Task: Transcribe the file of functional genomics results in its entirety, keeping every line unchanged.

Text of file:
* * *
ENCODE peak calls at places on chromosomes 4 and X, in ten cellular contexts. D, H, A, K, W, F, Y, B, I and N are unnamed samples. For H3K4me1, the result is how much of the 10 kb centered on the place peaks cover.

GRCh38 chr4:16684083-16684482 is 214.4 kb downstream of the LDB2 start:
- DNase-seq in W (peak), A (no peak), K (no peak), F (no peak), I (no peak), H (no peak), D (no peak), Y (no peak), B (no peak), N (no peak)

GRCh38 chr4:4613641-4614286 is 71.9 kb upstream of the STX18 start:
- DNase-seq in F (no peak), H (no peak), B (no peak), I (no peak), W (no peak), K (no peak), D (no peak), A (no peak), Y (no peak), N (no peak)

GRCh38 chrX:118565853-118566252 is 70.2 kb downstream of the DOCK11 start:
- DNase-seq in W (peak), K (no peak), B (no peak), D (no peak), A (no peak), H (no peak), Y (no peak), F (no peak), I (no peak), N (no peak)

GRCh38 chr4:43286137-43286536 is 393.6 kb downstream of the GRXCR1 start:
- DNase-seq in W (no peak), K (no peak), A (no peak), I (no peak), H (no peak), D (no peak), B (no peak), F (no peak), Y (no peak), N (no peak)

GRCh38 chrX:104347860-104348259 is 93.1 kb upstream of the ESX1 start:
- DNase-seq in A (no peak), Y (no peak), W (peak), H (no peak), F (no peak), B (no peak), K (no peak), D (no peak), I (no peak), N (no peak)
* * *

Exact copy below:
ENCODE peak calls at places on chromosomes 4 and X, in ten cellular contexts. D, H, A, K, W, F, Y, B, I and N are unnamed samples. For H3K4me1, the result is how much of the 10 kb centered on the place peaks cover.

GRCh38 chr4:16684083-16684482 is 214.4 kb downstream of the LDB2 start:
- DNase-seq in W (peak), A (no peak), K (no peak), F (no peak), I (no peak), H (no peak), D (no peak), Y (no peak), B (no peak), N (no peak)

GRCh38 chr4:4613641-4614286 is 71.9 kb upstream of the STX18 start:
- DNase-seq in F (no peak), H (no peak), B (no peak), I (no peak), W (no peak), K (no peak), D (no peak), A (no peak), Y (no peak), N (no peak)

GRCh38 chrX:118565853-118566252 is 70.2 kb downstream of the DOCK11 start:
- DNase-seq in W (peak), K (no peak), B (no peak), D (no peak), A (no peak), H (no peak), Y (no peak), F (no peak), I (no peak), N (no peak)

GRCh38 chr4:43286137-43286536 is 393.6 kb downstream of the GRXCR1 start:
- DNase-seq in W (no peak), K (no peak), A (no peak), I (no peak), H (no peak), D (no peak), B (no peak), F (no peak), Y (no peak), N (no peak)

GRCh38 chrX:104347860-104348259 is 93.1 kb upstream of the ESX1 start:
- DNase-seq in A (no peak), Y (no peak), W (peak), H (no peak), F (no peak), B (no peak), K (no peak), D (no peak), I (no peak), N (no peak)